Some words can’t be salvaged from comedy. They are serviceable but tainted with silliness. Such a word is “cosy,” about which the Oxford English Dictionary tells us little: “Orig. Sc. (and perh. north. Eng.): derivation unknown.” The first citation of its use as an adjective dates to 1709, when it was used exclusively “Of persons: Comfortable from being warm and sheltered; snug.” In 1837, Dickens used it in The Pickwick Papers: “After Mr. Bob Sawyer had informed him that he meant to be very cosey.”
“Of a place: a. Sheltered and thus warm; this passes into the sense of b. Sheltering, keeping warm, in which one is warm and comfortable. Often both notions are involved,” is first reported in 1785, used in a letter by Robert Burns.
The first negative – and, thus, comic -- use of “cosy” wasn’t reported until 1927, in Max Beerbohm, and defined like this: “Warmly intimate or friendly; sentimental; freq. in pejorative sense: complacent, smug, unadventurous, parochial.” Then comes “cosy corner,” “cosy stove,” “cosy seat,” “cosy carriage” (“a small kind of omnibus”) and, best of all, “A quilted covering placed over a tea-pot to retain the heat; more fully, tea-cosy. A similar covering to keep an egg warm, an egg-cosy.”
To an American ear, such words are amusing and quintessentially English. I can’t imagine many an American using a tea cosy without campy intent. Doing a Google search for “cosy,” the first hit is the Church of Scotland Youth (nice touch, with the word’s apparent Scotch origin). Also, the Institute for Nuclear Physics in Germany has a site dedicated to COSY (“the cooler synchrotron and storage ring for protons in the momentum range between 600 and 3700 MeV/c”). In medical imaging it stands for “correlation spectroscopy.” There was also the late jazz drummer homophonically named Cozy Cole.
I’ve prolonged this digression because I came upon a lovely, non-comedic use of “cosy” in a remembrance of W.H. Auden written by Oliver Sacks and published in 1975 in W.H. Auden: A Tribute, edited by Stephen Spender. In April 1972, Sacks and a friend helped Auden pack his books and other belongings as the poet prepared to move his winter home from New York City to Oxford, England. He had lived in the U.S. since 1939. At the airport, a stranger recognized Auden (could any face be more inimitable?) and effusively thanked and blessed him for his work and his prolonged American residency.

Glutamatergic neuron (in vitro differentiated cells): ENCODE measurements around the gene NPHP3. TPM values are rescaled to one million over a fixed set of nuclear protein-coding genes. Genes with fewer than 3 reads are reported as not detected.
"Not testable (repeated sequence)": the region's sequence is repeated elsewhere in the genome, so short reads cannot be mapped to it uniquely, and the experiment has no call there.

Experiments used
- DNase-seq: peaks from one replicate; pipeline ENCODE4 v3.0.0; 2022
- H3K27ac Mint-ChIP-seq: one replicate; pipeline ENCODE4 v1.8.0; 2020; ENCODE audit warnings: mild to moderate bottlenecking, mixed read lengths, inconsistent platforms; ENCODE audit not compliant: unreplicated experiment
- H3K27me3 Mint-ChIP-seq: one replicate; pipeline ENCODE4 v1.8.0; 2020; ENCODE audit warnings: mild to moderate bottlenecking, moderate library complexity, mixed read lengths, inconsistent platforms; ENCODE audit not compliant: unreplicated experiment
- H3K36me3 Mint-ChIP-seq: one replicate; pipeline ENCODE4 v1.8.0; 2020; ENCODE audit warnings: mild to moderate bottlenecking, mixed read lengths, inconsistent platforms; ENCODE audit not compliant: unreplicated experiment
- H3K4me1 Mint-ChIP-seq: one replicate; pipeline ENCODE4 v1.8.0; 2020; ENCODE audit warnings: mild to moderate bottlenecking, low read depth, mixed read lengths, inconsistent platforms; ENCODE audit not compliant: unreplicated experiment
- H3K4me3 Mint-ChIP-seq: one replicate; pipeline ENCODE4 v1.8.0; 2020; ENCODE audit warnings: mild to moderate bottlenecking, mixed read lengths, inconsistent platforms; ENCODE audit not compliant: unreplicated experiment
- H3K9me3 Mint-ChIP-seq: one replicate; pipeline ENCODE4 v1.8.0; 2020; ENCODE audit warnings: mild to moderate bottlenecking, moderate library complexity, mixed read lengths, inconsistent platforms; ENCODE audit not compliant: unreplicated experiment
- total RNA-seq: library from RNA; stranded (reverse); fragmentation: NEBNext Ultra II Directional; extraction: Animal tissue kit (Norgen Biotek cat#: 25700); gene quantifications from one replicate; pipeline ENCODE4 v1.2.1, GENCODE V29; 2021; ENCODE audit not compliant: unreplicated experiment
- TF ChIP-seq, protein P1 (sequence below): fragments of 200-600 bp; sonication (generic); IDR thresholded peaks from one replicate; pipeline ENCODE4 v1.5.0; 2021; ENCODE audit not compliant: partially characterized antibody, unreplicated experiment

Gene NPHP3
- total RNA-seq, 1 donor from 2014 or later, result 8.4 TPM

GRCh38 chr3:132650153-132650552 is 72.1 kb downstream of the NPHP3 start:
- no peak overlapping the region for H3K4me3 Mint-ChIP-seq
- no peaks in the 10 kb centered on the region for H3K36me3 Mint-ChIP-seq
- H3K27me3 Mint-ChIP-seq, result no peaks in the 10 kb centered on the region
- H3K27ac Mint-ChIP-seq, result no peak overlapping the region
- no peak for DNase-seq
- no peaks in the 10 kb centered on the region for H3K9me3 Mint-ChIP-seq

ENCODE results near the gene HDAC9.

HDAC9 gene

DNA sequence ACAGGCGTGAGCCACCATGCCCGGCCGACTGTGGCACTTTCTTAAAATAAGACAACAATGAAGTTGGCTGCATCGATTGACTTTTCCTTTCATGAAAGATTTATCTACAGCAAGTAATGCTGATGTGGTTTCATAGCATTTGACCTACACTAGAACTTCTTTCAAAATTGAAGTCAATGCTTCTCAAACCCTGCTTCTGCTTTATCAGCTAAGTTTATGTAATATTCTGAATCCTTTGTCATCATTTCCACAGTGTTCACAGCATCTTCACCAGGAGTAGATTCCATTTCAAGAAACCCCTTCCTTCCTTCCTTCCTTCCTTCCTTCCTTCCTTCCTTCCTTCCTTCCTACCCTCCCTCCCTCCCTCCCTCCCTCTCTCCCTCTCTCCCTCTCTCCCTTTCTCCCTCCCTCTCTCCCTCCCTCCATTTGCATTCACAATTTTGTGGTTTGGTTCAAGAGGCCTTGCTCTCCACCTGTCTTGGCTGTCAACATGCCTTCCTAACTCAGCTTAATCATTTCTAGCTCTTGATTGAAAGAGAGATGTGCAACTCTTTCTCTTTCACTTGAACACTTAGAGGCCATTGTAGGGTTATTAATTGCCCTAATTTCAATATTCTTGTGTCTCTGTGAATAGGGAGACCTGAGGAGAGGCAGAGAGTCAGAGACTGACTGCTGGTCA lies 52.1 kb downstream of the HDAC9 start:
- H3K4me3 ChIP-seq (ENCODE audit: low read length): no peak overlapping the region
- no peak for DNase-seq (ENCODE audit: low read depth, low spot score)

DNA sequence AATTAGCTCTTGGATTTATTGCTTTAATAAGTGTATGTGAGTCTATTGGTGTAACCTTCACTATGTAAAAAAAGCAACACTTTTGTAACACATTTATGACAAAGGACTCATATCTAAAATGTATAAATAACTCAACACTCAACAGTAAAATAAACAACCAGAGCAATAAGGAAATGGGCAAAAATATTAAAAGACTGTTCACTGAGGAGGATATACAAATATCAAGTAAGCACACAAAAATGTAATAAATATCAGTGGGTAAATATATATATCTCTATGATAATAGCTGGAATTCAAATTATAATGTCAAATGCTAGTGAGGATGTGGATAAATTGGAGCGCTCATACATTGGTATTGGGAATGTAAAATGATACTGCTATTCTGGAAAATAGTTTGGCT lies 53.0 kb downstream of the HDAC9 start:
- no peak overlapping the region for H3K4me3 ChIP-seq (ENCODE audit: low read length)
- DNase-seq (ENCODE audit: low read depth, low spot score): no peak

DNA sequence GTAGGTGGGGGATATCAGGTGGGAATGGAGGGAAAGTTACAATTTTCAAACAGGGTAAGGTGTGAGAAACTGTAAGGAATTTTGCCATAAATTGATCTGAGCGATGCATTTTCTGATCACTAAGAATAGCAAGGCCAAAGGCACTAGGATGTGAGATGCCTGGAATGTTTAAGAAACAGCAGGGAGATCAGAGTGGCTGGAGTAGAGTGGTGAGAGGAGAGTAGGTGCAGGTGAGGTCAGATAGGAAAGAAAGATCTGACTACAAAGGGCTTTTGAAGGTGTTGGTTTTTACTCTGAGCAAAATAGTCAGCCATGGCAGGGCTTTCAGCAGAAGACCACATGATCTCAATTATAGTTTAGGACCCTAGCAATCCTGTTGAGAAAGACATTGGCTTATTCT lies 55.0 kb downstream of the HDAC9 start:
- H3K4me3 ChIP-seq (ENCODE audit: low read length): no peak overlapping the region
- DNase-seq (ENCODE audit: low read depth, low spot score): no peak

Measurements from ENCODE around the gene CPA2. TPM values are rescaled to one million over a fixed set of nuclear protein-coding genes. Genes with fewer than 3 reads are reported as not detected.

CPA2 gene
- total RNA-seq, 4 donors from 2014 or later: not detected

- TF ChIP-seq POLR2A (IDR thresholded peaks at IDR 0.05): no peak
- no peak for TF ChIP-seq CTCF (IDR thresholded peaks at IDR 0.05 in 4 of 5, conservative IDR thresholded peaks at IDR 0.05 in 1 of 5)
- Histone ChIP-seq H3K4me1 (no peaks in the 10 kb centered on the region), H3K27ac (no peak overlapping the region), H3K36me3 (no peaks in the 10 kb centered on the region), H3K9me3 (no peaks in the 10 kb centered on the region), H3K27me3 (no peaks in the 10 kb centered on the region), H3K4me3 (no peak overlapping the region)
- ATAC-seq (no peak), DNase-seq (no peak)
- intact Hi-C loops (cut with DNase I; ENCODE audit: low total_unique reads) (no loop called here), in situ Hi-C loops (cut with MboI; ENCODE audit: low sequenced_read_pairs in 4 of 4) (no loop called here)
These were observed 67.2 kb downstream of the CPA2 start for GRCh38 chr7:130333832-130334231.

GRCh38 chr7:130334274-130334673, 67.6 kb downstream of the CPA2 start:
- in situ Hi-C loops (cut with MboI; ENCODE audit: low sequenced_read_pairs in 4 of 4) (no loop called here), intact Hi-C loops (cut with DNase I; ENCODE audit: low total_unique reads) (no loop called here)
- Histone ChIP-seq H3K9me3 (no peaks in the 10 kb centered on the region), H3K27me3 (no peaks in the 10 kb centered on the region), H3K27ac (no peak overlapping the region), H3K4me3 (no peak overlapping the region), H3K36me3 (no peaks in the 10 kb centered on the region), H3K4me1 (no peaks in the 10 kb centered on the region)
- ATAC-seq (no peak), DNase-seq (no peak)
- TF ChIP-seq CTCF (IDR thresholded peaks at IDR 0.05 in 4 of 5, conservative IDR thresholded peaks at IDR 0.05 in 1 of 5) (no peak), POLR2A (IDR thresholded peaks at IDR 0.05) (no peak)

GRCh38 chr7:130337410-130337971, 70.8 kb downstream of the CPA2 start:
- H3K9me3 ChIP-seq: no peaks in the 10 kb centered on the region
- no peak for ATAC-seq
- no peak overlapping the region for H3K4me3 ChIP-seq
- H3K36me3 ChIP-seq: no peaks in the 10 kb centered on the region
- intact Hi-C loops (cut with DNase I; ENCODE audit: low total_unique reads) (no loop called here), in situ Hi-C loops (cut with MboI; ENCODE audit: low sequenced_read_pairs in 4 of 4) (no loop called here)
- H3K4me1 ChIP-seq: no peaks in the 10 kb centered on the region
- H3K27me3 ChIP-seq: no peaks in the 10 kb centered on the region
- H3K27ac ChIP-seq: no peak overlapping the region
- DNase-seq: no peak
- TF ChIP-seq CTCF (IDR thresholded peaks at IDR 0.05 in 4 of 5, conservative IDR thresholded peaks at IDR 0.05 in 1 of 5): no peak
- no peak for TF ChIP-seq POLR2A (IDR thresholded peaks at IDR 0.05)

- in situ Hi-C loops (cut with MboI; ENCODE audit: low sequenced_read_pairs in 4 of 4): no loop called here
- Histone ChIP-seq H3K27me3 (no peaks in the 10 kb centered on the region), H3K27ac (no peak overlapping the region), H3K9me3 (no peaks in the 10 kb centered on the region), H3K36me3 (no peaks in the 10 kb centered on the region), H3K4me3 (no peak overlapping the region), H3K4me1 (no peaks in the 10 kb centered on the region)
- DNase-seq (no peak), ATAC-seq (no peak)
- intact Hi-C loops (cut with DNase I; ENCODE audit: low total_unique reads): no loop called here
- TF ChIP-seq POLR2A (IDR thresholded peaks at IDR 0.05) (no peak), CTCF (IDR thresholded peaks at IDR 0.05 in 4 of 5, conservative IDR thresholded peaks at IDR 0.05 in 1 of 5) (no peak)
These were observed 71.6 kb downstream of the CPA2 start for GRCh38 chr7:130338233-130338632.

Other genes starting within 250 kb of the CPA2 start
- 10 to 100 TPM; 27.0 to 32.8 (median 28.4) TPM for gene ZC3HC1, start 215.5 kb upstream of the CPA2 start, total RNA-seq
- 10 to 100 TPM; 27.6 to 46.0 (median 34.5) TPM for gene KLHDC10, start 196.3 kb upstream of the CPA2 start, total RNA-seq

“As the decorous stranger discretely retired, I asked Wystan how he experienced the world, whether he thought of it as being a very small or a very large place. `Neither,’ he replied. `Neither large nor small. Cosy, cosy…(and, in an undertone)…like home.’
They embraced, Auden kissed the cheeks of both men (“the kiss of a godfather embracing his godsons: a kiss of benediction and farewell”) and boarded the plane. Sacks, a scientist attuned to the worth and weight of words, continues:
“Cosy, cosy – it was one of his favourite words, one of the words he most used when chatting. (He was dissatisfied by its coverage in the great OED, and thought of re-doing this, making an anthology of the cosy, giving the word its full and proper world-embracing power.) Whenever he said `cosy’ in his peculiar voice, it seemed to acquire a special richness of evocation and meaning. Once we saw a bird fly to it nest atop a sooty lamp-post in St Mark’s Place: `Look!,’ exclaimed Wystan. `It’s gone home to its nest. Think how cosy it must be in its nest!” For a moment I felt (I fancied I felt) exactly what the bird felt – cosy, protected, at home, in its nest. And Wystan’s apartment in the East Village, though squalid and cluttered and dilapidated and dirty, this too was cosy, wonderfully so: it had the cosiness of a human nest.”
Sacks goes on to describe his first meeting with Auden, in 1969, when the poet’s teapot was in a tea-cosy and his egg in an egg-cosy. Sacks was driving a BMW with a jacket around the fuel tank, when Auden admired as an automobile-cosy.
“That afternoon,” Sacks writes, “sensitized me to the concept of cosiness, and amongst other things, drew my attention to something which runs through all his poems, but which I had never properly seen before then; his delight in the cosiness of language itself, the fitting-together of words and ideas, the way in which phrase is fitted into phrase into phrase into phrase, the way in which every word is embodied, encysted, nested cosily into its right and proper place, where it belongs, at home, in the body of the poem.”
Sacks inspires me to reevaluate “cosy,” to reclaim it from mere campiness. So often, English words resonate with contradictory meanings. That’s part of the glory of our inheritance. A fussy concern with keeping the tea sufficiently hot for one’s guests may be laughable but remains at the same time thoughtful and respectful. As Sacks says, “Words became palpable, solid, alive, when Wystan used them, both things in themselves and expressions of himself…”
Sacks never saw Auden again, for the poet died 17 months later, in Vienna. Find a copy of W.H. Auden: A Tribute and read all of Sacks’ “Dear Mr. A….,” a touching evocation of cosiness in the best sense.